Last week’s debate over an ASSU Senate bill against anti-Semitism resulted in sitting Senator Gabriel Knight ’17 dropping out of the race for re-election, due to ostensibly anti-Semitic remarks that he made on the Senate floor. Yesterday, the 17th Undergraduate Senate proposed a bill to censure him for his actions amid campus-wide reactions, which range from calls for Knight’s immediate resignation to an op-ed written in his defense.
The current Senate reacts
The author of the bill, Senator Hattie Gawande ’18, explained at the meeting, “This is not meant as a punishment, but to articulate where the ASSU stands on [Knight’s] comments and on issues related to intolerance. This is especially since we didn’t have a chance to discuss his comments separately from the bill.”
She also said in an interview with The Daily that Knight’s withdrawal from the race was “a smart move for him personally” and that “the ASSU has a zero-tolerance policy towards intolerance.”
Gawande’s bill caused a stir among Senators at Tuesday’s meeting, although it will be voted upon next week. Although Senators Gawande and Matthew Cohen ’18 said that they have found a unified response toward Knight among the Senators they spoke to, Molly Horwitz ’16 was less optimistic.
“No, I don’t think [the Senate was unified].” Horwitz said. “Next week, we’ll find out how everyone feels when they’re voting on the bill to censure [Knight]. I think that there is a lot of disagreement, and only a few Senators condemned his statement after the fact — TG [Sido], Matt, me and Hattie, but that’s only four or five people.”
Endorsements and the next Senate
The divisions over Knight’s remarks also displayed themselves in Senate election endorsements. Three student groups – The Stanford Daily, the Women’s Coalition and Stanford + Mental Health – withdrew their endorsements for Knight’s candidacy, while the First-Generation Low-Income Partnership (FLIP) and the Students of Color Coalition (SOCC) did not.
Despite his public withdrawal, Knight won a total of 453 votes, coming in 21st out of 37 candidates.
“Students trust SOCC,” said Elliot Kaufman ’18, a fellow Senate candidate who had called on Knight to resign immediately. “Their word has credibility, and I think it comes with responsibility to use endorsements responsibly. I don’t think they did that with Gabe Knight.”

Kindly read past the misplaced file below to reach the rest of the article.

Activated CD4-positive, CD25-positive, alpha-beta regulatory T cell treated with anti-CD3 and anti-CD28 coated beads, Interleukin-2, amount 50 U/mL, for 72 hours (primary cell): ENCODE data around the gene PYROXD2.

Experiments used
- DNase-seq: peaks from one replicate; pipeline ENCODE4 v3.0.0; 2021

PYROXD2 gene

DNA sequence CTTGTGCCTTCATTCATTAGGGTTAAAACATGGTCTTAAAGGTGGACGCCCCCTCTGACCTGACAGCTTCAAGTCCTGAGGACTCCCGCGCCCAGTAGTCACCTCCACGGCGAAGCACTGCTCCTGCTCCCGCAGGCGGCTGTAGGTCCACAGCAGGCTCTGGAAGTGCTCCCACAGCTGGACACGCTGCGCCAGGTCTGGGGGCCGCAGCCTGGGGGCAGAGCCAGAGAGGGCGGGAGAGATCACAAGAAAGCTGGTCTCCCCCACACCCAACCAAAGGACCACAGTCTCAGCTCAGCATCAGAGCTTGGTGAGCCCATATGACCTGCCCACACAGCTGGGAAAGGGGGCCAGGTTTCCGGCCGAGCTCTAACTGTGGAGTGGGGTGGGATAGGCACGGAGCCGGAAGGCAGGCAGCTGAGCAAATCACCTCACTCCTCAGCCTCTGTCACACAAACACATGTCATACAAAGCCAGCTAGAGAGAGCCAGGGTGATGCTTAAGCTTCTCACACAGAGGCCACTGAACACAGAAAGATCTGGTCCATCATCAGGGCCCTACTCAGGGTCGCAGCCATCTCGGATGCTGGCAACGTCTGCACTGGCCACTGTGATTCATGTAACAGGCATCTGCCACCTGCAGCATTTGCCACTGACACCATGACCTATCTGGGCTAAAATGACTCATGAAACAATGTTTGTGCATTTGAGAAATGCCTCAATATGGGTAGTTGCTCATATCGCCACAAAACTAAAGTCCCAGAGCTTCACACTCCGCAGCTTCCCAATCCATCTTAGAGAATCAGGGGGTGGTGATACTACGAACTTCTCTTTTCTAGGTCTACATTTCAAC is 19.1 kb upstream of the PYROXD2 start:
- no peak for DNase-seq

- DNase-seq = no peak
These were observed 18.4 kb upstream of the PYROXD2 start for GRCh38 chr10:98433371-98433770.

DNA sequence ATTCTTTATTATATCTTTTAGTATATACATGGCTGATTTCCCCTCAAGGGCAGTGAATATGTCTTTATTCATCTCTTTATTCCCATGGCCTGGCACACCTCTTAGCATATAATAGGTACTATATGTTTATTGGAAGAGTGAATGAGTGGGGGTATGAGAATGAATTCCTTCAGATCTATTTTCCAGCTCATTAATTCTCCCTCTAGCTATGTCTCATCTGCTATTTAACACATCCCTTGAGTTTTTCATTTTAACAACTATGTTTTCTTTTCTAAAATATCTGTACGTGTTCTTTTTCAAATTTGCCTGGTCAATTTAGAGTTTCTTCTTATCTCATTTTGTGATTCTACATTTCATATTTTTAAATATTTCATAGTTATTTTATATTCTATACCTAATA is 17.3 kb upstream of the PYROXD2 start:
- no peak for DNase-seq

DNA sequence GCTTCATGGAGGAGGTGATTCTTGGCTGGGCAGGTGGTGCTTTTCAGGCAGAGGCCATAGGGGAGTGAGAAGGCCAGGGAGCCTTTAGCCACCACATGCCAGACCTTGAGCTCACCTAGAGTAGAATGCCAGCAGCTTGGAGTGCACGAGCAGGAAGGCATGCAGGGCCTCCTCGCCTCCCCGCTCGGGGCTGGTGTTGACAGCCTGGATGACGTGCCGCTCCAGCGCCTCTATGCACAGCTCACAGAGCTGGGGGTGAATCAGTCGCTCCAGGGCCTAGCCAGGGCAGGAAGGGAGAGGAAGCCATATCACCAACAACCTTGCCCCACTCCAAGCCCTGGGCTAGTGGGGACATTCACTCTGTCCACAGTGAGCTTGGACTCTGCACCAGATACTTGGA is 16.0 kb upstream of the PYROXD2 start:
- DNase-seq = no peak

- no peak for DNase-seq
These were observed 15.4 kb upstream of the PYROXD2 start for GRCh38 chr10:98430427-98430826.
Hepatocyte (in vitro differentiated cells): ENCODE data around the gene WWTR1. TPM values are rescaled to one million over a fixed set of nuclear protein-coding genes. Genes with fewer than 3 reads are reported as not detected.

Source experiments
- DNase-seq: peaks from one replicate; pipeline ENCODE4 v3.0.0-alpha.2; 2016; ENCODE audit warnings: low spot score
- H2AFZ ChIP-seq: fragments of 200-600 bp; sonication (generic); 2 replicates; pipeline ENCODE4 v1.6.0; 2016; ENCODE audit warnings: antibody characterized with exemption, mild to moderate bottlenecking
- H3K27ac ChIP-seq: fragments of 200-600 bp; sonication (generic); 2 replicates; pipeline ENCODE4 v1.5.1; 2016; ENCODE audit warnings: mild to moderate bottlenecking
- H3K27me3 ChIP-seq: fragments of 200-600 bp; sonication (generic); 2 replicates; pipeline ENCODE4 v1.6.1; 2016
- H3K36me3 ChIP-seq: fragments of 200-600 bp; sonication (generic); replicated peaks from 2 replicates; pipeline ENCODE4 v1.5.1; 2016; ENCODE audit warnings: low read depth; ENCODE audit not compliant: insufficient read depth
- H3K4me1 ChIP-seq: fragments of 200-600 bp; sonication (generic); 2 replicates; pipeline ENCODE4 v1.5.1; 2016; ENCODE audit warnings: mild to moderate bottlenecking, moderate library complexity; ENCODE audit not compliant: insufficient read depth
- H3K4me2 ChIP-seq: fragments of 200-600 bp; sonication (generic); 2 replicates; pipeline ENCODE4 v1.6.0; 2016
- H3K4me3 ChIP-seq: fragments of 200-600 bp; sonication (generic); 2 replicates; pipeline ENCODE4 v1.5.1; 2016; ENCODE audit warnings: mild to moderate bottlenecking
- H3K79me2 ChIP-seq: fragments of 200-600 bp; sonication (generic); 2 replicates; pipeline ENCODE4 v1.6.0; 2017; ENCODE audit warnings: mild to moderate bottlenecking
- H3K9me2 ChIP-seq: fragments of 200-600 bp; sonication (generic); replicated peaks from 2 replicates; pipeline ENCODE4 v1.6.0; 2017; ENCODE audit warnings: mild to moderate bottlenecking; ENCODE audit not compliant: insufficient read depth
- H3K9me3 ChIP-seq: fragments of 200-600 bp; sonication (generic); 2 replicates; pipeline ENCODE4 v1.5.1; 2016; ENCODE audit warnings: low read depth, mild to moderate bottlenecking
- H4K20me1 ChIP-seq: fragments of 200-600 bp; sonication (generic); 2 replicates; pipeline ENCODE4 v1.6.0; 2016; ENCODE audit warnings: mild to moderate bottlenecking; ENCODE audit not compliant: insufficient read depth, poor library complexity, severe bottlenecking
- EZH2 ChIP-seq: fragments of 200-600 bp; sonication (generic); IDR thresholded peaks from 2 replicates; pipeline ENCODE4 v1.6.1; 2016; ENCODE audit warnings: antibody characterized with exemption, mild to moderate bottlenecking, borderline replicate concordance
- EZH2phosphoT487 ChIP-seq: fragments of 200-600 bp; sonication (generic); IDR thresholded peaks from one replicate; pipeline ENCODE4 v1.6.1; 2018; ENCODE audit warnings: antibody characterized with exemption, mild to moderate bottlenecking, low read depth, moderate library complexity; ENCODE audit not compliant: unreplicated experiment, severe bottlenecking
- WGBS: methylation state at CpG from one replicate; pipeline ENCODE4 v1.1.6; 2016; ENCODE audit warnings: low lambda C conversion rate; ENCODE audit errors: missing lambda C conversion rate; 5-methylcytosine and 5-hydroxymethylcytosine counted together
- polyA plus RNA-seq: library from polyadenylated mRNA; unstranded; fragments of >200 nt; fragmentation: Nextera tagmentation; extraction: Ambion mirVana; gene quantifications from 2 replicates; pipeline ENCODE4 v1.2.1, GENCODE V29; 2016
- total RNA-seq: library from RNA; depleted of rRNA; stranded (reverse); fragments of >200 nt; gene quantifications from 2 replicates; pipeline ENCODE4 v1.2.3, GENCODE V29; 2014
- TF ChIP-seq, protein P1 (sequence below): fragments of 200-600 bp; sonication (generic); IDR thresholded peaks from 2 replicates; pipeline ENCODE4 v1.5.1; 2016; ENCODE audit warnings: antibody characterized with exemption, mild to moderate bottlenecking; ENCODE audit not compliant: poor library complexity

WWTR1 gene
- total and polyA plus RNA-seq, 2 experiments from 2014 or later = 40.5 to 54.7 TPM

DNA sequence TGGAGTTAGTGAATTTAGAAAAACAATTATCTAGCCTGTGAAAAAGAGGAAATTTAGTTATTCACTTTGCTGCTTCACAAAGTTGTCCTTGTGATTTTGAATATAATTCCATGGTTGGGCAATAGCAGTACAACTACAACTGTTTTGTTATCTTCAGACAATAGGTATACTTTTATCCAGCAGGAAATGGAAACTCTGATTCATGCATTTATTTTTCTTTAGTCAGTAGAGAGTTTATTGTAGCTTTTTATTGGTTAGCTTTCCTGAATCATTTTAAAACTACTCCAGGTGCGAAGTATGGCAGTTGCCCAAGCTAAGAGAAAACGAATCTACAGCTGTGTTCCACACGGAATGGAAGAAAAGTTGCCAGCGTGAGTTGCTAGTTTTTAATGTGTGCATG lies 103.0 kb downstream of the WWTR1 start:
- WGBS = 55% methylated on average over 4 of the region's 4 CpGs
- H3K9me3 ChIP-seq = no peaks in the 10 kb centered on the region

“Given that many of these organizations stand against forms of discrimination, it’s troubling to me that [Knight’s remarks were] not seen as a big enough incident to remove sponsorship of him,” Horwitz said.
This year, Gawande was the only Senate candidate endorsed by both SOCC and the Jewish Students’ Association.
Cohen, a current Senator who has won re-election, pointed to the different student organizations that endorsed candidates as a sign of the “political spectrum” on the Senate when he reflected on its response to Knight. However, he characterized the reaction as unified.
“I’ve spoken to several Senators from across the political spectrum, and the Senators I spoke to were equally upset with what [Knight] said,” Cohen said.
The Jewish community on intolerance and internal divides
Jewish Students Association (JSA) President David Kahn ’17 also stated that the JSA would report the incident to the Office of Community Standards, should Knight fail to apologize publicly and educate himself on anti-Semitism.
Horwitz characterized Kahn’s response as a “great balance” between the different courses of action suggested by JSA members and other Jewish Student Organizations. J Street U, for instance, is planning teach-ins that include other oppressed communities. Other individuals who identify with the Jewish community, such as Kaufman, have called for Knight’s immediate resignation.
Speaking at the rally on Thursday, J Street U co-chair Eva Borgwardt explained her emphasis on inclusivity.
“[Responses to] anti-Semitism have sometimes manifested in isolating Jews from other communities,” Borgwardt said.
At the same time, students who identified as Jewish and who are involved in activism for Palestine have spoken out against the bill against anti-Semitism on the grounds that it is not representative of all Jewish people.
Melanie Malinas, a Ph.D. student in biophysics, said at the introduction of the bill against anti-Semitism, “I’m a Jewish student, and I think this bill further promotes division within the Jewish community.”
However, Jewish community organizations representing a range of political views on the conflict, such as J Street U and Cardinal for Israel (CFI), ultimately came together at last Thursday’s rally against anti-Semitism. The same organizations were also co-sponsors of the bill against anti-Semitism.
“I think you would find a very united Jewish community against anti-Semitism – it’s a real problem,” said Matthew Wigler ’19, the main organizer of last Thursday’s rally. “[At the Senate meeting], even a Jewish member of Students for Justice in Palestine (SJP) said she had encountered anti-Semitism in the Palestinian movement, and Gabe Knight, unfortunately, is a manifestation of that fact.”
Speaking on the varying stances on the ongoing Israel conflict, which has been at the heart of student debate, Horwitz said, “It takes a lot of work to create a relationship, which may be even harder considering the various political views on Israel. But I don’t think that necessarily has to mean groups have to be separated, because, on the majority of things, the people in the JSA would agree with SOCC.
“I hope that in the future this can really motivate people to work together and to come together to condemn all forms of discrimination that exist,” she added.
Contact Fangzhou Liu at fzliu96 ‘at’ stanford.edu.